Government

Report shows link between food waste collections and food waste arisings

The provision of separate food waste collections by local authorities leads to lower total food waste arisings, according to a report published on Friday (24 January) by the Waste and Resources Action Programme (WRAP).

An image of food waste being collected

The report, ‘The impact of food waste collections on household food waste arisings’, compared food waste arisings among local authorities with and without a separate food waste collection service, covering a five-year period (2012/2013 to 2016/2017) and including data from 107 local authorities across England, Scotland and Wales.

Highlighting that there is potential to reduce food waste through the introduction of food waste collections, the report found that local authorities with separate food waste collections produced an average of 16.1 kilogrammes per household per year less waste than those without.

Factors such as nation, frequency of residual waste collection, rurality, social deprivation and time were considered when reaching this conclusion.

WRAP’s report showed a clear difference in the prevalence of food waste collection schemes across the three nations – 100 of Welsh local authorities offer the service, compared to 50 per cent in Scotland and 38 per cent in England, although separate food waste collections are set to be introduced across England by 2023, as part of the government’s Resources and Waste Strategy.

The report also highlighted a notable difference in the rurality of food waste collection schemes – out of all the local authorities that offered separate food waste collection, only 10 per cent were categorised as ‘predominantly urban’, compared to 44.8 ‘predominantly rural’. Local authorities that provided separate food waste collections also tended to have less deprived households.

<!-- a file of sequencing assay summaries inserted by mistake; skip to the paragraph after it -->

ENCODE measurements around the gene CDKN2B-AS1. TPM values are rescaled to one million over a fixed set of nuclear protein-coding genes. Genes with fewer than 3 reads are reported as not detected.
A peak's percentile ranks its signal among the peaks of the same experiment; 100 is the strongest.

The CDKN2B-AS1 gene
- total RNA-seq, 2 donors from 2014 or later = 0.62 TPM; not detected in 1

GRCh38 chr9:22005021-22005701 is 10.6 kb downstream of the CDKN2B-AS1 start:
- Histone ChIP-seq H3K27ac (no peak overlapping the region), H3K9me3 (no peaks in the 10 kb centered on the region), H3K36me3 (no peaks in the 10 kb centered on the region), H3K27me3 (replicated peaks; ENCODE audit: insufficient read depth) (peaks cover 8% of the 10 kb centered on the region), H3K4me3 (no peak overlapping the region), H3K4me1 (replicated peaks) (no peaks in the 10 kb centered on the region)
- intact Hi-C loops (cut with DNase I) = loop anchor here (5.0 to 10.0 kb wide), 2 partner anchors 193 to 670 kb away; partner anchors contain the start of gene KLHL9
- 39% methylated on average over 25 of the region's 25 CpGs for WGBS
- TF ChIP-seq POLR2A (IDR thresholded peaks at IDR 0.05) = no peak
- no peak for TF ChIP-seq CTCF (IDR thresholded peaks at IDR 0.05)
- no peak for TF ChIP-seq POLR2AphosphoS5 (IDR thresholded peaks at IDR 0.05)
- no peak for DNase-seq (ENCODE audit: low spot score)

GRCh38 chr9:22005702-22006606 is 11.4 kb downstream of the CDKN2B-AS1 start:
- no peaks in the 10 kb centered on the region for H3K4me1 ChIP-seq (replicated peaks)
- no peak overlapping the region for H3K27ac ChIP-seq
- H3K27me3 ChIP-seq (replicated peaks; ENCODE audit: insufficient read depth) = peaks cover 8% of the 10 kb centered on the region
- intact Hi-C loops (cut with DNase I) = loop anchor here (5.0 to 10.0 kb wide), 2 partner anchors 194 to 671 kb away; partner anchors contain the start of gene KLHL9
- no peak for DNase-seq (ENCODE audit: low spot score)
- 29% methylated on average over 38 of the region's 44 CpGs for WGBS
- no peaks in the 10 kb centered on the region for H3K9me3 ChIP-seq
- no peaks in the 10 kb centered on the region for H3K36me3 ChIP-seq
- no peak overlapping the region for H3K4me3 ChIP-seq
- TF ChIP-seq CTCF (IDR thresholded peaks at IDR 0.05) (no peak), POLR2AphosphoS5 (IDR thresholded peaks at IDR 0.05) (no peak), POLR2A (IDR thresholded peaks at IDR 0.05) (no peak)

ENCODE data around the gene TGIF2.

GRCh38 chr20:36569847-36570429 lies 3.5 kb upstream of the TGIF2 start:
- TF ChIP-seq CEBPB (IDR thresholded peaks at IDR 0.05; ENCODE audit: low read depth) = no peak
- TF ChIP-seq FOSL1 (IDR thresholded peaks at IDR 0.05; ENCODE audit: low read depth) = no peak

Separate food waste collection was also associated with less frequent residual waste collection, with 88.1 per cent of councils that offer separate food waste collection providing less than weekly residual waste collection.

With previous research from WRAP revealing that local authorities with separate food waste collections have higher overall recycling rates, the organisation has suggested that the introduction of food waste collections may have an added cascade effect on other recycling waste streams.

The report calls for future research to build on the current data and secure a more definitive conclusion, for instance by considering the impact of mixed food and garden schemes and exploring local authority communications.

Food waste reduction

This comes as WRAP’s second report of the day, with the organisation also publishing new figures revealing that total food waste has fallen by seven per cent per person in three years.

The latest progress report from WRAP’s Courtauld Commitment 2025 – a voluntary initiative challenging businesses to reduce waste by 20 per cent over ten years – has shown that total food waste now measures 9.5 million tonnes per year, down from 10 million tonnes in 2015 and 1.7 million tonnes lower than in 2007.

Aiming to continue this trend and reduce food waste even further, WRAP is set to launch a national conversation in 2020 in a bid to change public habits and build concern around the issue of food waste.

You can read the full report, ‘The impact of food waste collections on household food waste arisings’, on WRAP’s website.

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